The original padding was not foam, but rather a sort of composite rubber that was deep in the centre of the pan area and then tapered out to the front and the back so as to look flat when covered. the third photo immediately above shows the original pan with the original rubber foam on it, and the last photo below shows the new pan with the original rubber foam.
I had the old rubber re-covered with a very thin layer of new high density seat foam material glued to the original, just to soften it a bit and restore some of its shape. The bike came with a replacement seat cover that closely resembles the original look – again, this was a one year only special suede look leatherette which is hard (read really expensive !) to find. The final result by Calgary Seat Covers turned out well and I'm pleased with it. Somewhere down the road, I may explore repairing the pan I have, but it isn't urgent.
If you need a 1968 Suzuki T500 Cobra seat pan for your own use, send Truong an email at email@example.com, and tell him you want the same as he supplied for me. He also has a web site at this link if you want to see what else he has to offer.
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So the reproduction mufflers arrived from Marcel in NL - and my initial impression was that they were perfect.
Well - as it turns out I was wrong. My wife tells me that often, so perhaps sometimes its even true ! :? The shape is correct, the 'dimples' are in all the right places and the diameters are correct, but there are actually two issues that caused me a lot of faffing about to sort:
- The flanges/seams on the welds are far too wide
- The hanger mount on the muffler is off by about 4 or 5 mm (the old ones are about 33 mm off the centre line, and the new ones about 28 or 29 mm)
This meant that when mounted on the bike, the mufflers I received (I have no way to know if this is true for all the ones Marcel sells) were tight to the lower frame rail, and the lower weld flange was in the way of the side stand so it could not be mounted. In the photo below, the arrow points to an original muffler on the top and the lower weld flange/seam - you can see its almost non-existent. On the reproduction muffler below it you can see that the flange is quite wide and extends about 8 mm further than the one above.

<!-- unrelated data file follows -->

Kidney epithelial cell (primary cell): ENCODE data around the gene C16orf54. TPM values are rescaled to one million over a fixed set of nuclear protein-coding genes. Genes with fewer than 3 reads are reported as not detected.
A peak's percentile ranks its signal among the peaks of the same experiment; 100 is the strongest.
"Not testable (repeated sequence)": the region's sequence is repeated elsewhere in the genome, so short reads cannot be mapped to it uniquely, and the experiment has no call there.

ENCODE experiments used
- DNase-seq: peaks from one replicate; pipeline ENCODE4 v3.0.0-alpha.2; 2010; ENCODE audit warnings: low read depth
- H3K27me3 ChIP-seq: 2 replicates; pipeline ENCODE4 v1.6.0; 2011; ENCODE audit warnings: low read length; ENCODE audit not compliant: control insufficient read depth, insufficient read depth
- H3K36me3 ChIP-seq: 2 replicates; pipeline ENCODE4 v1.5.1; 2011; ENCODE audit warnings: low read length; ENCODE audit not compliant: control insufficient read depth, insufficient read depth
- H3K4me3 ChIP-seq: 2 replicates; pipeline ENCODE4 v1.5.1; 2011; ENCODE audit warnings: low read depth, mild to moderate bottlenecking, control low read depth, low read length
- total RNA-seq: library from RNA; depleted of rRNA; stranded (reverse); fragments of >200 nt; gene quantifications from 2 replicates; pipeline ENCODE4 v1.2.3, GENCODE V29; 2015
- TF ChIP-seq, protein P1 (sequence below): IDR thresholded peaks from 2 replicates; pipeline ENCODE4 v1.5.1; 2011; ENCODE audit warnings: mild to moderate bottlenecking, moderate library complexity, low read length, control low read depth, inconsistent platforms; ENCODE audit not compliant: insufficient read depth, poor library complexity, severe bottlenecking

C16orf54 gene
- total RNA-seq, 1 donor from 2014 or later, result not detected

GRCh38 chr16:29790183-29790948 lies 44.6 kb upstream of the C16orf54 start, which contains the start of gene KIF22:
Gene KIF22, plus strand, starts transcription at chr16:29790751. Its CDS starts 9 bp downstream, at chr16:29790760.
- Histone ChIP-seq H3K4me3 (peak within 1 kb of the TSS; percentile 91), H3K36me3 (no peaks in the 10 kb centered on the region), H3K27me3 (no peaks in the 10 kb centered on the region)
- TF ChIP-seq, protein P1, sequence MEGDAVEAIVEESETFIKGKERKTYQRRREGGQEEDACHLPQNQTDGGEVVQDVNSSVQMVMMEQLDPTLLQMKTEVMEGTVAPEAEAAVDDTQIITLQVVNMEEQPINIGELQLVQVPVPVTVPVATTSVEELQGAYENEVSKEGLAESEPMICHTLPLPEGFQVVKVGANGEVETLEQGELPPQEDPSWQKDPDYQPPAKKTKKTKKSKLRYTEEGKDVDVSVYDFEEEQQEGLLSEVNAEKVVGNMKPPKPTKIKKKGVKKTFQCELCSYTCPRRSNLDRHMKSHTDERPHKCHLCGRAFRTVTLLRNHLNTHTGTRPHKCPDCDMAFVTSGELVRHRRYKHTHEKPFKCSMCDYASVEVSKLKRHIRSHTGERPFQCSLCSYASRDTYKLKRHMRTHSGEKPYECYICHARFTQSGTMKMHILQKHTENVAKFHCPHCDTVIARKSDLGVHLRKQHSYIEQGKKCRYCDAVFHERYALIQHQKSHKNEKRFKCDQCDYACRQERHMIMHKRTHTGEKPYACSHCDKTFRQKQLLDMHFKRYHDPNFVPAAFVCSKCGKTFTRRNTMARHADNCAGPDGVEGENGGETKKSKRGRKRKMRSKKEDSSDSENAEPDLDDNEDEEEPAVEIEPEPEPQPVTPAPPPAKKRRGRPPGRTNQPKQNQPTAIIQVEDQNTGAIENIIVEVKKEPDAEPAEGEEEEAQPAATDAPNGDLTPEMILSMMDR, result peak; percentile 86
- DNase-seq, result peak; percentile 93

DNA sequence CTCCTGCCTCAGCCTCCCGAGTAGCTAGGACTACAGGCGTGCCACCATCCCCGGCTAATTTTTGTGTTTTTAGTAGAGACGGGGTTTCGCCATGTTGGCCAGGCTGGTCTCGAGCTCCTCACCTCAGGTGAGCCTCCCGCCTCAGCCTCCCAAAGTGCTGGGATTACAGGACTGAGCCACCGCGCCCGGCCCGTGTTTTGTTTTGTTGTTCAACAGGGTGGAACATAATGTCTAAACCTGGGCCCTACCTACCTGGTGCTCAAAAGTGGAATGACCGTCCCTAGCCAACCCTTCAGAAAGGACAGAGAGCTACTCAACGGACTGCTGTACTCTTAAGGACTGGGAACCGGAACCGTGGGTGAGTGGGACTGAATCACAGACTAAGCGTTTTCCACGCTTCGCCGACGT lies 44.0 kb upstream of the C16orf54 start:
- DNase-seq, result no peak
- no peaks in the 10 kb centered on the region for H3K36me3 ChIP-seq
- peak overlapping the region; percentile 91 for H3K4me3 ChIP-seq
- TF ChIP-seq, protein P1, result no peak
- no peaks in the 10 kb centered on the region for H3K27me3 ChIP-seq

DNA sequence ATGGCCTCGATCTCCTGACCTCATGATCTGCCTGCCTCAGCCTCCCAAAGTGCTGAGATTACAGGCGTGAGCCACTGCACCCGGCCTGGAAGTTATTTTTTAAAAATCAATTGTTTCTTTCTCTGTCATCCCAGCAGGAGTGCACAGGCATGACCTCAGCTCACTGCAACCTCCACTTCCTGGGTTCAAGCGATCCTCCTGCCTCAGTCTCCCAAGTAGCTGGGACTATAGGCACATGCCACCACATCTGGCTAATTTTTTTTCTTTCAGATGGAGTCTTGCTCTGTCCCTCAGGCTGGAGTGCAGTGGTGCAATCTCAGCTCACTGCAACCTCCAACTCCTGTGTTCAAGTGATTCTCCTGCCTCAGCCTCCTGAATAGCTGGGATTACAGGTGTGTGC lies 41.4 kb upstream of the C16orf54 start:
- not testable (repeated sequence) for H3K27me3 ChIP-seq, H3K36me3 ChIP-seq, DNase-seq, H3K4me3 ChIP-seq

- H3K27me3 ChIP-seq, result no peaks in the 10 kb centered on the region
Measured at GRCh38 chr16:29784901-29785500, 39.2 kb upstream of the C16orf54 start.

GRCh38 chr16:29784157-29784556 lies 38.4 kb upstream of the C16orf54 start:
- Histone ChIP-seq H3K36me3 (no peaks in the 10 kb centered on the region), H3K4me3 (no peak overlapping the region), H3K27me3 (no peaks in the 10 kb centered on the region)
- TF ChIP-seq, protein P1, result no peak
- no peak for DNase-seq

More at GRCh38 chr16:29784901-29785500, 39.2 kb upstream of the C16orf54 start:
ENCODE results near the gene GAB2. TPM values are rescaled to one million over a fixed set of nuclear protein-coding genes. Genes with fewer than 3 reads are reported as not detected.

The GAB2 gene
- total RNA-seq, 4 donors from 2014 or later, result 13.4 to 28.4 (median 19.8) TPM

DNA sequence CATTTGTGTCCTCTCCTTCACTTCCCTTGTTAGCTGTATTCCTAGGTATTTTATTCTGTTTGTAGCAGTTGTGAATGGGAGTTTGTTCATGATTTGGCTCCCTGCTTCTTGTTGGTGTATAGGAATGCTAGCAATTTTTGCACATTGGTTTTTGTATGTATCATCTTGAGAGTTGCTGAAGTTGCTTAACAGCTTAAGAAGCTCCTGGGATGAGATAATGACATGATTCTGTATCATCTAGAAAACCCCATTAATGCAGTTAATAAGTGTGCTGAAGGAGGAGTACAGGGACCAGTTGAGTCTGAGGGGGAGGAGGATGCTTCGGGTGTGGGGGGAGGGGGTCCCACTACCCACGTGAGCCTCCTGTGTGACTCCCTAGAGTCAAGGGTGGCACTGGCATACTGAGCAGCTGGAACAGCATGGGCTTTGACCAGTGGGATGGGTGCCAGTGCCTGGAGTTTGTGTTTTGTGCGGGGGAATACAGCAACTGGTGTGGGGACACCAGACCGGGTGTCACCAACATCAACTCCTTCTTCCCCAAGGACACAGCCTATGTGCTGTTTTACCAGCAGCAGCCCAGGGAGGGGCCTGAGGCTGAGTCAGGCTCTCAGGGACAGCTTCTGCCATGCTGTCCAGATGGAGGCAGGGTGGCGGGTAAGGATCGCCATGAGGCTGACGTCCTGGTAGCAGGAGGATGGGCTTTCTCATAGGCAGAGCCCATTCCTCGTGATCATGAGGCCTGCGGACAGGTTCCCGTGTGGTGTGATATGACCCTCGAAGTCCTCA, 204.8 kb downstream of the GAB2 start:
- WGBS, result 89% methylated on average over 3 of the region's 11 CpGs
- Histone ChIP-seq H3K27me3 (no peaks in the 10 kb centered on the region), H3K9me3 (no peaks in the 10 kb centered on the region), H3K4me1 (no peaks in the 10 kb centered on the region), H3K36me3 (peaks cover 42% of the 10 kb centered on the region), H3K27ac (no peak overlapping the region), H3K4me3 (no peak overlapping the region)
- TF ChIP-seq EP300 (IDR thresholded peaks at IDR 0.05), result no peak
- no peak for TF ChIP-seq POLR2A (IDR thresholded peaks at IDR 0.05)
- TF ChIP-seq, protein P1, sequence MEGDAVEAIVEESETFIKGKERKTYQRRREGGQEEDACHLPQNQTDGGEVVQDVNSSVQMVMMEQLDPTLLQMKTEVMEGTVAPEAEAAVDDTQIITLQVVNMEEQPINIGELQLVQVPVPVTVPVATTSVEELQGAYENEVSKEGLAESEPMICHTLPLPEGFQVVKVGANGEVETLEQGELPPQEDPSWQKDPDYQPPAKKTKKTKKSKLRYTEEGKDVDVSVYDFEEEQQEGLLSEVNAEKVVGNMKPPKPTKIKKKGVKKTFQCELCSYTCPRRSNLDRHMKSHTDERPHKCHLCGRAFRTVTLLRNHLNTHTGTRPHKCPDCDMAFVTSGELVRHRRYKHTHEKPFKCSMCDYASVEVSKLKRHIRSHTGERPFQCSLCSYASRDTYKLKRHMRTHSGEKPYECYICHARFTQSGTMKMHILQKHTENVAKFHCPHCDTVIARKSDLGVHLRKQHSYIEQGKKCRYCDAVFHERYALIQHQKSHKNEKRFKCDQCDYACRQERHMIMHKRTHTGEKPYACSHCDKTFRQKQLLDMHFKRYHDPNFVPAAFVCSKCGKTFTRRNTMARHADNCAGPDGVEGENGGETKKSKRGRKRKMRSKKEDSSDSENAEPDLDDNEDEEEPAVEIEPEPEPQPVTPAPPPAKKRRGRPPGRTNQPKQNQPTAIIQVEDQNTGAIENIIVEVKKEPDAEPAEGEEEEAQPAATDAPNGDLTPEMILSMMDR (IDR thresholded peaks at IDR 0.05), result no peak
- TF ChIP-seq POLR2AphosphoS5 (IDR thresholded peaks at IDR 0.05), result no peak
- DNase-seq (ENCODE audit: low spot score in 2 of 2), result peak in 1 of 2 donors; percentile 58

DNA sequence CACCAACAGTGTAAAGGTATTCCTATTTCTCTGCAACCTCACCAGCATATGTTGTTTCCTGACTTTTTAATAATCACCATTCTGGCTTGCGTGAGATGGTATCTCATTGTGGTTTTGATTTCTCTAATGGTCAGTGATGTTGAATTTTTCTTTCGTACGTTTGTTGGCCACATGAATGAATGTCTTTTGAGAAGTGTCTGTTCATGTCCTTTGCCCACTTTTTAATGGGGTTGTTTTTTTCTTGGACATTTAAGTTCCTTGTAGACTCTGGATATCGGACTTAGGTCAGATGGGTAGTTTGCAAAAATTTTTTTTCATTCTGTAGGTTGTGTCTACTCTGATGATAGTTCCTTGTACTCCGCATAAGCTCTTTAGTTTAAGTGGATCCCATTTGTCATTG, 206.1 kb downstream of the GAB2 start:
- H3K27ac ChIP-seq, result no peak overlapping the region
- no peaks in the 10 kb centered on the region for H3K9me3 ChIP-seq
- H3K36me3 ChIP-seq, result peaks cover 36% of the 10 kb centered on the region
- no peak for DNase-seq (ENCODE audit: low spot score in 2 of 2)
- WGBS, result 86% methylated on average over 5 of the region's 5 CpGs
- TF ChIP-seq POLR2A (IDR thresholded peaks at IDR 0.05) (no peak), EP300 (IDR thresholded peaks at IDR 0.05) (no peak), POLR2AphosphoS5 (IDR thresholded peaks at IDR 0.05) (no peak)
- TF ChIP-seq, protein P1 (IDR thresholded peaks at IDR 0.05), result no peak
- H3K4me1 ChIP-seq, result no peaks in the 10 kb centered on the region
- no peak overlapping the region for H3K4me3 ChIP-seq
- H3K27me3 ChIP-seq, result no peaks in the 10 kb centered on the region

To fix this, I shimmed out the muffler at the hanger using some stainless washers so that when bolted up it would just clear the lower frame rail, and I used a block of 9 mm stainless plate to shim the side stand so that the side stand pivot bolt can clear the under side edge of the muffler. That actually has a positive effect as it means the bike stands a bit more upright on the side stand now, so it isn't all a bad news story. And note that were I to do it all over again, I'd still buy from Marcel - they do look and sound fantastic and are a quality product, its just that 'some fitting is required'. 8)
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The intake airbox on my bike had been modified by drilling a load of holes in it, which I welded up and used a bit of JB Weld to smooth over any pin holes etc. (I'm not the world's best welder). I've been told that at one time, adding these holes was thought to help the engine breathe better, but I suspect in practice they just boosted the air intake howl so it sounded like you were going faster.
On the back of the airbox - right where it would get scraped by the battery mounting strap lug, is a foil Nippon Denso lable with the Suzuki part number which is 13700-15070. Reproduction Decals can supply a similar one - there appear to be perhaps three types. The one I have from them is a newer style but I've stuck it on - perhaps at some point I will have the original style recreated.
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There are a lot of little 'one year only' things you start to notice as you work on this model. The swing arm for example doesn' have a grease nipple on it, niether does the clutch cover. The parts list shows one on the kick start lever boss, but it wasn't installed on this one. Likewise, the handle bars differ from the later ones in not having a cross brace, and as the wiring is run inside of the bar, there is a reinforcement 'tube' welded in the centre. This original style of bar hasn't been available since shortly after the bikes came onto the market so as the pullback and reach was about the same as for a later bar, I drilled the holes for the wiring and made a centre collar which I welded in place and then had the entire handle bar re-chromed.
The touring (puffy) grips used on these were Suzuki part numbers 57111-15010 (throttle) and 57211-15010 and are interesting as they are a built up unit per the photo below. These changed over to 'thin' grips which were part number 57110-15110 (throttle) and 57211-15110 sometime during the MK2 series production.